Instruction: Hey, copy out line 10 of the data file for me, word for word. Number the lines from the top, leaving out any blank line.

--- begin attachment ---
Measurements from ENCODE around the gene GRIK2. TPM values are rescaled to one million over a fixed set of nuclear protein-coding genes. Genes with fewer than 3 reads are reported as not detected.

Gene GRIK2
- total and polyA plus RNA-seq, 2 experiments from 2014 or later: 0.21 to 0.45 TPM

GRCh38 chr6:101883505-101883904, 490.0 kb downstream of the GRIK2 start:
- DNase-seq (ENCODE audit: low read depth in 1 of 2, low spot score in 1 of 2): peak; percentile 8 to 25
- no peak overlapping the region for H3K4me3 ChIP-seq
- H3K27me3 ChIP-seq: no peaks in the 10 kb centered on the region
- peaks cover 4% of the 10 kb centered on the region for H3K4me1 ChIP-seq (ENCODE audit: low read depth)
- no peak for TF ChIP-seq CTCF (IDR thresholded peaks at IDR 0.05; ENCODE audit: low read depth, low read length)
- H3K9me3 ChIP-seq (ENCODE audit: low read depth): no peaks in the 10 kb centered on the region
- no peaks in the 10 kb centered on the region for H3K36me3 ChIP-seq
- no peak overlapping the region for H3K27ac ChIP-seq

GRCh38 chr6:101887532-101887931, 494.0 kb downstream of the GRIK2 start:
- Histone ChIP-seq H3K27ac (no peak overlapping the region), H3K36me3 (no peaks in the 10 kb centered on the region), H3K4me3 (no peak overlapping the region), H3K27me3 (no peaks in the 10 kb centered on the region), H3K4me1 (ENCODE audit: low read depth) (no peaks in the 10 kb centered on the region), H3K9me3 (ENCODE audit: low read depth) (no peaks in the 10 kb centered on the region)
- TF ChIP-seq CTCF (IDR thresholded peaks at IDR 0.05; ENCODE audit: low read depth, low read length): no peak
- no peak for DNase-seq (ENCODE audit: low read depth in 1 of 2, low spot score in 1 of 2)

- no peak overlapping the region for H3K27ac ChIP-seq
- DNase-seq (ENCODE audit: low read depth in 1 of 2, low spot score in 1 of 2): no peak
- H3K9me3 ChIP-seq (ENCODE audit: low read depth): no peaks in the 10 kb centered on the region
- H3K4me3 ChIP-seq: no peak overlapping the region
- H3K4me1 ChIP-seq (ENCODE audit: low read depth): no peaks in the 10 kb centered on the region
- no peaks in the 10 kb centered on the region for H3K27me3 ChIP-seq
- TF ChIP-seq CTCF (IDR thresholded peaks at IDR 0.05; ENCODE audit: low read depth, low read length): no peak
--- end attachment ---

- H3K9me3 ChIP-seq (ENCODE audit: low read depth): no peaks in the 10 kb centered on the region